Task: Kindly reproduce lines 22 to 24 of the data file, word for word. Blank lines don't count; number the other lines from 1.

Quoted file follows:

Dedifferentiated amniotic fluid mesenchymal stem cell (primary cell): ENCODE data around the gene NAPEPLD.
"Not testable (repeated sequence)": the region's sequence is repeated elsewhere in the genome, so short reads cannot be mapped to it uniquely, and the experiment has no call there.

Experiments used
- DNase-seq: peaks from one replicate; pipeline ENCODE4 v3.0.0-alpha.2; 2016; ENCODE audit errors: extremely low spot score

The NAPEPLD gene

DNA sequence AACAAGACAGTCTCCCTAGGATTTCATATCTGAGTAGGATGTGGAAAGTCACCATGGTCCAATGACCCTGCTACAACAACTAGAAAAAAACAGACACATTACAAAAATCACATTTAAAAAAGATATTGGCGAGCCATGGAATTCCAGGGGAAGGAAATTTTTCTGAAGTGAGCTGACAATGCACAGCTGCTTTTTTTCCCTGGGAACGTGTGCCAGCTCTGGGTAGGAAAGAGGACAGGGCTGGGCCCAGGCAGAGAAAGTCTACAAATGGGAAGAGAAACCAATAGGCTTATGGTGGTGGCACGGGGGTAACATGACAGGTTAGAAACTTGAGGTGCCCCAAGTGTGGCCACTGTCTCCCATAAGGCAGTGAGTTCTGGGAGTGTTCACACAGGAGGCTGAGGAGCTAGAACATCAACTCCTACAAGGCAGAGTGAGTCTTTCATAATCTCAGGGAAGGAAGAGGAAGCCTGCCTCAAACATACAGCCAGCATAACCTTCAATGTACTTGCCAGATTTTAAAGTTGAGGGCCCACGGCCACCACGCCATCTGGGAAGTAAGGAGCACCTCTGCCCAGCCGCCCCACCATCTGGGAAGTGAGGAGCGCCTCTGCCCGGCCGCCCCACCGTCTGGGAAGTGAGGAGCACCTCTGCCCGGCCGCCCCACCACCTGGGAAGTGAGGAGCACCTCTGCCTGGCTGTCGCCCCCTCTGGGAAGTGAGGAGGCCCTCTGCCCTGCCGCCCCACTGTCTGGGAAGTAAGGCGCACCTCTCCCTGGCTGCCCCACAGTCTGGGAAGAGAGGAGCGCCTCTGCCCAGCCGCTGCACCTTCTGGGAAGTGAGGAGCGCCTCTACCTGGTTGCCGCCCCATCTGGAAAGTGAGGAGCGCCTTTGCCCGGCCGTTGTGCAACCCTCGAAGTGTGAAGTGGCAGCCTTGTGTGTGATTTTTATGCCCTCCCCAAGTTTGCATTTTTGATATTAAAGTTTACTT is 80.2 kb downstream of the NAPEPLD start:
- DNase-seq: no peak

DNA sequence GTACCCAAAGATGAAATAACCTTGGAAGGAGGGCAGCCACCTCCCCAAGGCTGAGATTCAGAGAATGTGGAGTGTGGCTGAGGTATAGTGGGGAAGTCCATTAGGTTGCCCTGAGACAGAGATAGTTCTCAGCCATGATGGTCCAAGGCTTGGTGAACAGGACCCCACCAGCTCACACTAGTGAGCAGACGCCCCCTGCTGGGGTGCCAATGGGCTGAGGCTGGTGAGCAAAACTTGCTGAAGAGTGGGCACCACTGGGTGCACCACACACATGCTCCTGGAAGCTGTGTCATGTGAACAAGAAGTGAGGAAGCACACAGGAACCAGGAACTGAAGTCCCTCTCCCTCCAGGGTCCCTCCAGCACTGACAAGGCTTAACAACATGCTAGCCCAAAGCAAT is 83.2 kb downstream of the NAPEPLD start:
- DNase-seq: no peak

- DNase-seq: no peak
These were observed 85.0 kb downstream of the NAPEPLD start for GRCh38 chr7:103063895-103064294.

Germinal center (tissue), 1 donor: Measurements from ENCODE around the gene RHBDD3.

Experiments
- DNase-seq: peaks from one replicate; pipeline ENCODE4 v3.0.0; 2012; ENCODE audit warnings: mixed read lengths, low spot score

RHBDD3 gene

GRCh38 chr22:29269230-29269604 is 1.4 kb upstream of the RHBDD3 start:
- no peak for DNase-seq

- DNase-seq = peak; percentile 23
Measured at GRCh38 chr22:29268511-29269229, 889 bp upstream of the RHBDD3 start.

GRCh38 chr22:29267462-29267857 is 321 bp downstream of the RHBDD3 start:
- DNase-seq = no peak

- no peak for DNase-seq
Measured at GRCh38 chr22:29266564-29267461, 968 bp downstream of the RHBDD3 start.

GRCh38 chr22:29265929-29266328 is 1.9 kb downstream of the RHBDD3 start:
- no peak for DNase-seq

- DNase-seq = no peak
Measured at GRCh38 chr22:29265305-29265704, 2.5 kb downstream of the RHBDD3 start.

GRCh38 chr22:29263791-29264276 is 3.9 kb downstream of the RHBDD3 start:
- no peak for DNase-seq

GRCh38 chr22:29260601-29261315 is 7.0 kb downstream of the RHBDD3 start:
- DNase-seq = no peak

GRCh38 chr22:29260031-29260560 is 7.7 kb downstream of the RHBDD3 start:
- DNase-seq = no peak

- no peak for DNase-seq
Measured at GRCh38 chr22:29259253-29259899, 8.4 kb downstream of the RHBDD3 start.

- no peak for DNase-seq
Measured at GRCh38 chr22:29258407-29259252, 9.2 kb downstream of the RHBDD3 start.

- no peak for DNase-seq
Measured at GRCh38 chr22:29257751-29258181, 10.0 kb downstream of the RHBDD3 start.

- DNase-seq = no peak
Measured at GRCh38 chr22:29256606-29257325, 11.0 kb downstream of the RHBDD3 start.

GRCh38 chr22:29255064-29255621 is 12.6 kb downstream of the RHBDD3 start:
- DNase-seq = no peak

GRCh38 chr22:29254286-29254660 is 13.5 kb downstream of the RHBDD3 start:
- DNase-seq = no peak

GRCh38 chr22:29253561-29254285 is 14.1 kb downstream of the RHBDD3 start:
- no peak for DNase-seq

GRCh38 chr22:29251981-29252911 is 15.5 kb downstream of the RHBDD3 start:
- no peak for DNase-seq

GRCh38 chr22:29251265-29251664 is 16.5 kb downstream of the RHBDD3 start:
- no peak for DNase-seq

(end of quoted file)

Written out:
- no peak for DNase-seq
Measured at GRCh38 chr22:29266564-29267461, 968 bp downstream of the RHBDD3 start.

GRCh38 chr22:29265929-29266328 is 1.9 kb downstream of the RHBDD3 start: